Guest Blogging is Dead, Long Live Guest Blogging

February 5, 2014 by Sophie Gillfeather

SEO Guest Blogging

Spammy SEO bloggers are jeopardising guest blogging for everyone.

Goodbye, Guest Blogging?

 

Matt Cutts (the head of Google's WebSpam team) declared the end of guest blogging on January 20, 2014.

"Okay, I’m calling it: if you’re using guest blogging as a way to gain links in 2014, you should probably stop. Why? Because over time it’s become a more and more spammy practice, and if you’re doing a lot of guest blogging then you’re hanging out with really bad company."

Unfortunately for those of us who actively go out of our way to create original and diverse content for readers and consumers, the world of SEO is a virtual land mine. On any particular day the whole game could change, let alone the rules we play it by. And with every new and exciting concept comes the trolling spammers sniffing at your coattails.

Now, offering money to acquire links that pass PageRank is a clear violation of Google's quality guidelines, but guidelines are rarely followed by cheaters  spammers. It seems some idiot was dim enough to email Cutts offering money for links (really!?) and it seems Cutts feels that the "guest blog" has gone so wayward it's essentially not trusted anymore. It's become a tactic as opposed to a genuine way to share thoughts and knowledge online between content producers.

It's a sad realisation for those of us who care about the integrity of our digital info-scape that so often some of the best incentives have the life squeezed out of them all in the name of SERP.

We've seen the submission boards on blogs declaring 'Articles submitted for SEO purposes will not be considered' and we've heard the frustration of bloggers whose willingness to consider guest blogging submissions by genuine writers is abused by spammers adding their names to online forums declaring "These guys take guest posts!"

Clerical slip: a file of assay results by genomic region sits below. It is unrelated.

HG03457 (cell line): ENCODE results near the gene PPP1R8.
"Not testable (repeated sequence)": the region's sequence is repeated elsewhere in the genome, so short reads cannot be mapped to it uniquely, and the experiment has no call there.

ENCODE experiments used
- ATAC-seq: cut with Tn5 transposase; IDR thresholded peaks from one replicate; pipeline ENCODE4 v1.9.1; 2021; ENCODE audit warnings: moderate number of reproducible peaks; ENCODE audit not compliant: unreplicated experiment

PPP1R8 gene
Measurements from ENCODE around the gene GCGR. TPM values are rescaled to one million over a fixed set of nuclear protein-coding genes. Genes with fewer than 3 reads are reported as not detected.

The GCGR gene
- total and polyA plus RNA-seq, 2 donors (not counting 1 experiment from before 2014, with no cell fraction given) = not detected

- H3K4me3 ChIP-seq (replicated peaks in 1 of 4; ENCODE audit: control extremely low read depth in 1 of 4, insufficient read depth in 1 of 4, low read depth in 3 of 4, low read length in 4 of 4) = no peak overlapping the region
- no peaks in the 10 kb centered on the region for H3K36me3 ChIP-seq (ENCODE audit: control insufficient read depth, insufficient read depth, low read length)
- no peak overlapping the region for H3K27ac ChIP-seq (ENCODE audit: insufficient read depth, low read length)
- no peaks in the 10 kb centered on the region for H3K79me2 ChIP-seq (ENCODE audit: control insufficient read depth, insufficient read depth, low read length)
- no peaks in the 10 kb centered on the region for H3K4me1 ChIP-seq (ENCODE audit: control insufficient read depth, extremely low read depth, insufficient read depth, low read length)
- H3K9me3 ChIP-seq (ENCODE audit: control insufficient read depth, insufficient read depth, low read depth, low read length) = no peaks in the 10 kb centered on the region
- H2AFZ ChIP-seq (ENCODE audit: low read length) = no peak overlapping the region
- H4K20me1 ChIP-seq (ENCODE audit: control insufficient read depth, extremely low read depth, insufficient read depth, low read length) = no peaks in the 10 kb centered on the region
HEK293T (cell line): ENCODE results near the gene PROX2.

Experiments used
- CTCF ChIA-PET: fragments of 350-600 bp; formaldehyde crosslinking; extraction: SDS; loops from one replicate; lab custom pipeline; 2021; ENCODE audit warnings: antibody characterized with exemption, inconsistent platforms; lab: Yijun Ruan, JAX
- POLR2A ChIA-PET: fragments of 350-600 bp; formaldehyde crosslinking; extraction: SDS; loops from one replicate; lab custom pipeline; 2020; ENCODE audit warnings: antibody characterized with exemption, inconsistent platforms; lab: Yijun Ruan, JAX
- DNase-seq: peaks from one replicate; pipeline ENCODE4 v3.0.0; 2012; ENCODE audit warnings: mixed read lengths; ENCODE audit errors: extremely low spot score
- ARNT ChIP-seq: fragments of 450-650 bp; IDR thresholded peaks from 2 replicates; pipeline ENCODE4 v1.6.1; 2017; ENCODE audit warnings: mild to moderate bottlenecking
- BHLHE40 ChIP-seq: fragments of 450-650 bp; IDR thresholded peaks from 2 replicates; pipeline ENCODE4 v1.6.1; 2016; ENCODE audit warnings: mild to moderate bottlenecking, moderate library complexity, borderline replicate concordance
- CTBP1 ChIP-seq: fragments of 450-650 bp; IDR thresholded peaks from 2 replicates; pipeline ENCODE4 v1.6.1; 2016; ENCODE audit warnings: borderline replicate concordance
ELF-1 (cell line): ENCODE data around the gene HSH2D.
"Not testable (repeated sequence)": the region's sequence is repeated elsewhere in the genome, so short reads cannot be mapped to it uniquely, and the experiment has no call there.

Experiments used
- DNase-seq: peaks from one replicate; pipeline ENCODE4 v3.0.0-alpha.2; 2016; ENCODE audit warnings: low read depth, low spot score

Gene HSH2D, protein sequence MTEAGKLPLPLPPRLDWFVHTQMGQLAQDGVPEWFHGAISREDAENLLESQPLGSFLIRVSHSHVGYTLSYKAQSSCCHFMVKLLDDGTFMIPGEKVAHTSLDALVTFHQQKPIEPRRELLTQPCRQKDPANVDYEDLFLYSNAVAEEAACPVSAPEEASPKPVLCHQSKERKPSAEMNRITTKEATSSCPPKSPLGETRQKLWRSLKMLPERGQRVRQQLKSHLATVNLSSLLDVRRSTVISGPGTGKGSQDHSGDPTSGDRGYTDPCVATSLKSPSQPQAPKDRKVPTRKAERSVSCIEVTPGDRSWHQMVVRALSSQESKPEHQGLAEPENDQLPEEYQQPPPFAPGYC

We for one say "boo-urns" to you silly spammers while we quietly try to resuscitate the genuine act of "guest blogging". Perhaps moves towards brand journalism and expert contributions will help us find our way. We are actively pursing new and engaging writers to write for our blog and will continue to do the same for our clients; dare we say we'll continue writing for others too. But we won't be scared off by nofollow links. And we'll never buckle to the pressures of spammers.

The phrase, "this is why we can't have nice things" has been brandished about in SEO land for quite some time. Matt Cutts definitely wasn't the first to use it and he won't be the last; as long as consumers use search engines to find the things that they want SEO will continue to be abused and manipulated by those with less scruples. All we can do now is what we have always done (only better!). We will continue to lead our clients through the digital landscape and in doing so help them pursue their business goals, on the field, further. We'll continue to share the content of designers, writers and bloggers that matter and those people will be credited for what they do, but only so that you know who they are. For our clients we will continue to help them realise that they have the answers to the questions their customers seek, and that more-and-more they're asking them online. Guest blogging may be dead, but the art of sharing isn't.

Let's just hope Google shows some discretion when it comes to penalising those who are doing the right thing.

Have you genuinely used guest blogging; or are you a blogger who gets regularly pummelled with spam? Let us know.